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Not everything has to have a furniture-grade finish.
If you read the woodworking magazines or look online, you often come across instructions for filling pores, glazing, toning, rubbing out, and so on. These are wonderful techniques for use on sophisticated projects such as furniture. But they are often overkill for basic kitchen or bathroom cabinets.
So it may be helpful to divide finishing into two categories: furniture-grade and cabinet-grade. This article describes the simpler cabinet-grade finishing. It involves just three – maybe four – steps: wood prep, sealing, topcoating, and sometimes staining.
Preparing wood for a finish involves sanding, steaming out dents, filling gouges and dealing with glue seepage, which may cause a finish or stain to appear lighter in color.
The goal of sanding is to remove mill marks caused by machining and other flaws. You need only sand enough to accomplish this goal. Sanding can be done with stationary or hand-held power tools or by hand. Whichever method you use, the steps are the same.
Begin with a grit of sandpaper that removes the flaws efficiently without creating larger-than-necessary sanding scratches. Then work up through the grits, making the scratches smaller and smaller until they won’t be seen after staining or finishing. In most cases, you would begin with #80 or #100 grit and work up to about #180 grit. The finest grit you use should always go with the grain to help disguise the scratches left.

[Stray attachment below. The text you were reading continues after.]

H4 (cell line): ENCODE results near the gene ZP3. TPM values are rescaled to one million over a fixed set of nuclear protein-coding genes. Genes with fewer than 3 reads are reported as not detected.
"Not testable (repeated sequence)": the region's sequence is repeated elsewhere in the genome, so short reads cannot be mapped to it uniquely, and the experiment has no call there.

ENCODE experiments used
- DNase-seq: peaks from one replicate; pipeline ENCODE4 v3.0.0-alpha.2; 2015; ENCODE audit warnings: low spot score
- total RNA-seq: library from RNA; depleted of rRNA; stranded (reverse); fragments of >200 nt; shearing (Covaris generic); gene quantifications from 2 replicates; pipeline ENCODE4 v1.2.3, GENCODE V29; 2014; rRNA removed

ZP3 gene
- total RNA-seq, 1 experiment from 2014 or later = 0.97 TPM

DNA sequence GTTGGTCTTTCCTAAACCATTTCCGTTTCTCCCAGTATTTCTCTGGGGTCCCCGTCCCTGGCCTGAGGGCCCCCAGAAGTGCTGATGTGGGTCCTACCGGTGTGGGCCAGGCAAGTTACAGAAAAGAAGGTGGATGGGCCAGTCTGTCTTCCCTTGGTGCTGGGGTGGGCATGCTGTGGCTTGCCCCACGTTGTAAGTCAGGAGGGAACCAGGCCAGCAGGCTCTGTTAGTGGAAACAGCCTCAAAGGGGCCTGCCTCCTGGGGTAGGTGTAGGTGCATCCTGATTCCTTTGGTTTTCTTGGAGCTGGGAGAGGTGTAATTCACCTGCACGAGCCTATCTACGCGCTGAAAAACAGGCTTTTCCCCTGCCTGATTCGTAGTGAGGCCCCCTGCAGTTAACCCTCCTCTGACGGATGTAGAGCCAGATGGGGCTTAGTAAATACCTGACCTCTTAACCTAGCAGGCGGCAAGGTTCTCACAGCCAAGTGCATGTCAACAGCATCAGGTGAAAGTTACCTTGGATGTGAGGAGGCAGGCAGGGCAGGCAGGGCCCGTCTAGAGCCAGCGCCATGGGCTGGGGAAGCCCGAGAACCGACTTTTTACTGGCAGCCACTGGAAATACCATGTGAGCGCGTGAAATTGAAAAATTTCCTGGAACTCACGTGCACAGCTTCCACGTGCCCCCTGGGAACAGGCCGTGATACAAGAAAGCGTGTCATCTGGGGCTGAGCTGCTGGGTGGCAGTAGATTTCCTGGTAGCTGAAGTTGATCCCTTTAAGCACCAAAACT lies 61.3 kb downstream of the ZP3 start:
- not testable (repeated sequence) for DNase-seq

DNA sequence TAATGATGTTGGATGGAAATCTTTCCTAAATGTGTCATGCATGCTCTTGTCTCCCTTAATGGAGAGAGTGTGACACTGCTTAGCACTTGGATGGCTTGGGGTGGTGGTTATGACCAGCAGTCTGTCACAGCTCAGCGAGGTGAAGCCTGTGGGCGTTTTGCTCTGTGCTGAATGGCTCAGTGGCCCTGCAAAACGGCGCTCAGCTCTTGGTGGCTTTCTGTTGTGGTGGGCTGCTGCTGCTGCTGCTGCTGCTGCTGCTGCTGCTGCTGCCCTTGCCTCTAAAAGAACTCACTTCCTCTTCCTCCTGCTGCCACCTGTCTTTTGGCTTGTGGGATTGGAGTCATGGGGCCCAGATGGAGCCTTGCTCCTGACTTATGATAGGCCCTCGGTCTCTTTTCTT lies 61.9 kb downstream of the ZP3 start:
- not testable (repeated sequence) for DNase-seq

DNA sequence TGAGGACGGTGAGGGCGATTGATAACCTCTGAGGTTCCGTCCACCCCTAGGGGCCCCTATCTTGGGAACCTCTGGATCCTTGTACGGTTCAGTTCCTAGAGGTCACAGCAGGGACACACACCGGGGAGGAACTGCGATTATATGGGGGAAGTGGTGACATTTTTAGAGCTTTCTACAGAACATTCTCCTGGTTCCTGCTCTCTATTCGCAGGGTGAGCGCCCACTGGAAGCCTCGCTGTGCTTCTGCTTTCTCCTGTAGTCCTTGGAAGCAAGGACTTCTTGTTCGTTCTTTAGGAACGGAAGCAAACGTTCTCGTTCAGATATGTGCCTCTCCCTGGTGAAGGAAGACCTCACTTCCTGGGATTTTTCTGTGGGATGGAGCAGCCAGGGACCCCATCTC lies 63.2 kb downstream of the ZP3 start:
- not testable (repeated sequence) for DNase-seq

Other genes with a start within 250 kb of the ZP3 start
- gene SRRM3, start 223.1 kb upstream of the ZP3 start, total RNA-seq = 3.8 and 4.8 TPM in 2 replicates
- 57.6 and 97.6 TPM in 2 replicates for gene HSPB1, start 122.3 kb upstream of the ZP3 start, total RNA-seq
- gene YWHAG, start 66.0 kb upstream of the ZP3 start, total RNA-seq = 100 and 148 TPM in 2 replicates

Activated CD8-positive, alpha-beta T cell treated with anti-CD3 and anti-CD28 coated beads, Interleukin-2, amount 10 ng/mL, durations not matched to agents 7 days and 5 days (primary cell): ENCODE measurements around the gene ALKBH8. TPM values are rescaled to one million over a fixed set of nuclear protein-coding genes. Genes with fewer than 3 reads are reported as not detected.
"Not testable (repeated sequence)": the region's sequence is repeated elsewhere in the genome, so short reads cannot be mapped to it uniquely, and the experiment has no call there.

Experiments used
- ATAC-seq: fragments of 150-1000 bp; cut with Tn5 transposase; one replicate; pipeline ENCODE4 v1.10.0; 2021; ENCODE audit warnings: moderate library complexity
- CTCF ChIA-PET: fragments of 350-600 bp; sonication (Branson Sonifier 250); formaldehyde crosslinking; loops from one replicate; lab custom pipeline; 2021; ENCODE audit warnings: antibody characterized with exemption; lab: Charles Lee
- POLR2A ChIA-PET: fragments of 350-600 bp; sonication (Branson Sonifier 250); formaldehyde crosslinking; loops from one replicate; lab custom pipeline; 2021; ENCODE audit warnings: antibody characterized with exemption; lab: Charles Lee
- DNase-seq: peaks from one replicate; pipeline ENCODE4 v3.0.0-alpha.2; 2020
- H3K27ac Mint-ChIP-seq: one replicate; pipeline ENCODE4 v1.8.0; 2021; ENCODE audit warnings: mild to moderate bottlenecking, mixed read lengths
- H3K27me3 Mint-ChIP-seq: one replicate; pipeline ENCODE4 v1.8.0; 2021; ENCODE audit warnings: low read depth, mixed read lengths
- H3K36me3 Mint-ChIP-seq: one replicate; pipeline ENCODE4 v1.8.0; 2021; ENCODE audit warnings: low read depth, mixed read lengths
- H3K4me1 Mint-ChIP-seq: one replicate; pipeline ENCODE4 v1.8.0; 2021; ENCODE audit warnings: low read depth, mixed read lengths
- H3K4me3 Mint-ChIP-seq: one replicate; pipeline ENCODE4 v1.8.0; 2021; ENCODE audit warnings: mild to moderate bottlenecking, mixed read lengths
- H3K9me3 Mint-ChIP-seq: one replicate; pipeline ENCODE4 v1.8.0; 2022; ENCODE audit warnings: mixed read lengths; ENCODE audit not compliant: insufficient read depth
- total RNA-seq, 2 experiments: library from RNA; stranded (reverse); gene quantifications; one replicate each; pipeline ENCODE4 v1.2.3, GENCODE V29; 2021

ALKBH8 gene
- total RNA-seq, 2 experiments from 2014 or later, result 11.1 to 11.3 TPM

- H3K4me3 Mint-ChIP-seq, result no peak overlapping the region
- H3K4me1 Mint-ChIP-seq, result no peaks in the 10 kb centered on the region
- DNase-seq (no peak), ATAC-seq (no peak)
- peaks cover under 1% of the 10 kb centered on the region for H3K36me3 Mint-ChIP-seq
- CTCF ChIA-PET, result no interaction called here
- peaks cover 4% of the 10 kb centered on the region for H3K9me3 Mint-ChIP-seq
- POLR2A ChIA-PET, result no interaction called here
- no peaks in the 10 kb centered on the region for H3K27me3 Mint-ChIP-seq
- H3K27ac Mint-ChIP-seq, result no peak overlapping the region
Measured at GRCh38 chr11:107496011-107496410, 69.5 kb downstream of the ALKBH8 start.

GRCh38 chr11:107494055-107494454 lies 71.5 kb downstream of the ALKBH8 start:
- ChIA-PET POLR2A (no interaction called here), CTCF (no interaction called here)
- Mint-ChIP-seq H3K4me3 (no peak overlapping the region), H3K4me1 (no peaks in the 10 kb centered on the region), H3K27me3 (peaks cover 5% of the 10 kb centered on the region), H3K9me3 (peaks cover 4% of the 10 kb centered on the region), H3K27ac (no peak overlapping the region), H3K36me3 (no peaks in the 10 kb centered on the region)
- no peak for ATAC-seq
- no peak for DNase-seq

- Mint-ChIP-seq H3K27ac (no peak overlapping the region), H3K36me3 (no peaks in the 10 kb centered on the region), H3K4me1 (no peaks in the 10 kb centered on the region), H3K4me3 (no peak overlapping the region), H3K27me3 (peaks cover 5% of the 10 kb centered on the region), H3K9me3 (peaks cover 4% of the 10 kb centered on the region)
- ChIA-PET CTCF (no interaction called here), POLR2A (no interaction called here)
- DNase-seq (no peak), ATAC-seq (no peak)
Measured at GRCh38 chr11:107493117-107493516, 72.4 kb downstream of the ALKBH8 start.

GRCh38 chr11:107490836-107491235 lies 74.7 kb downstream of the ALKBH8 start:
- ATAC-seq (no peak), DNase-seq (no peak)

Dents can often be steamed level by dripping some water into the depression and touching it with a hot object such as a soldering iron to turn the water into steam.
Gouges can’t be steamed away because some of the wood is missing. So fill these with solvent- or water-based wood putty. Colored wood putties are available in wood tones, which you can use to more closely match the end color.
Glue seepage should be removed or it will hinder penetration of the stain or finish and affect the color. To reduce glue seepage, apply less glue to joints and keep your hands clean.
Remove glue seepage by washing off the still-wet glue or waiting until the glue begins to set up, then lift it off with a putty knife. If you have applied a stain before noticing the problem, sand or scrape off the glue, then wet sand the entire part with more stain to help even the coloring.
With dent, gouge and glue-seepage repairs, you need to sand again with at least the finest grit to level the repair or remove raised grain.
Sealing is accomplished by the first coat. This can be the finish itself or a separate product used to solve a problem. Whatever you use, you should sand this first coat to create a smooth surface under subsequent coats.
Use sanding sealer to make sanding easier – except under oil-based polyurethane or water-based finishes because these finishes are easy enough to sand themselves.